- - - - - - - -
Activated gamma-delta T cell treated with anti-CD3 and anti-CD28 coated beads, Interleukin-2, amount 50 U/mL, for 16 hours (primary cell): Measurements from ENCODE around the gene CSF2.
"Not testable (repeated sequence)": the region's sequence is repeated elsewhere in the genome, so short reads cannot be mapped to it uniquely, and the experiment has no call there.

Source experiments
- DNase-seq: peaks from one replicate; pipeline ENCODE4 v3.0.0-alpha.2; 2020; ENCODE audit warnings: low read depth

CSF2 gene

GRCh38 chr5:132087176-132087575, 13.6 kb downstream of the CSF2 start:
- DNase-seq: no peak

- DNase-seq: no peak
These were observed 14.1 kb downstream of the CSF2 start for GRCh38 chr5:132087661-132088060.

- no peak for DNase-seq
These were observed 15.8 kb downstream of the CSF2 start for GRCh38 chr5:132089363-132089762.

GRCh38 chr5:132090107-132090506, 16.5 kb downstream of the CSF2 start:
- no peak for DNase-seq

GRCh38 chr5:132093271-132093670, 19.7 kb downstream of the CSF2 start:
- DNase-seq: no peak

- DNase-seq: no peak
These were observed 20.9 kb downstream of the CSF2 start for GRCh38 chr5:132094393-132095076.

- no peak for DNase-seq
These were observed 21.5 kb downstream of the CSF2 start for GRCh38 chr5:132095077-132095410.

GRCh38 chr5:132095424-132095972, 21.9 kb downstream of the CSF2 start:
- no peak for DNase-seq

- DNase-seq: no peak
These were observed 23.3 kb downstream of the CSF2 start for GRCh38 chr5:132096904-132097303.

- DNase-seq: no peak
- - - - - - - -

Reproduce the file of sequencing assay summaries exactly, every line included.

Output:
Activated gamma-delta T cell treated with anti-CD3 and anti-CD28 coated beads, Interleukin-2, amount 50 U/mL, for 16 hours (primary cell): Measurements from ENCODE around the gene CSF2.
"Not testable (repeated sequence)": the region's sequence is repeated elsewhere in the genome, so short reads cannot be mapped to it uniquely, and the experiment has no call there.

Source experiments
- DNase-seq: peaks from one replicate; pipeline ENCODE4 v3.0.0-alpha.2; 2020; ENCODE audit warnings: low read depth

CSF2 gene

GRCh38 chr5:132087176-132087575, 13.6 kb downstream of the CSF2 start:
- DNase-seq: no peak

- DNase-seq: no peak
These were observed 14.1 kb downstream of the CSF2 start for GRCh38 chr5:132087661-132088060.

- no peak for DNase-seq
These were observed 15.8 kb downstream of the CSF2 start for GRCh38 chr5:132089363-132089762.

GRCh38 chr5:132090107-132090506, 16.5 kb downstream of the CSF2 start:
- no peak for DNase-seq

GRCh38 chr5:132093271-132093670, 19.7 kb downstream of the CSF2 start:
- DNase-seq: no peak

- DNase-seq: no peak
These were observed 20.9 kb downstream of the CSF2 start for GRCh38 chr5:132094393-132095076.

- no peak for DNase-seq
These were observed 21.5 kb downstream of the CSF2 start for GRCh38 chr5:132095077-132095410.

GRCh38 chr5:132095424-132095972, 21.9 kb downstream of the CSF2 start:
- no peak for DNase-seq

- DNase-seq: no peak
These were observed 23.3 kb downstream of the CSF2 start for GRCh38 chr5:132096904-132097303.

- DNase-seq: no peak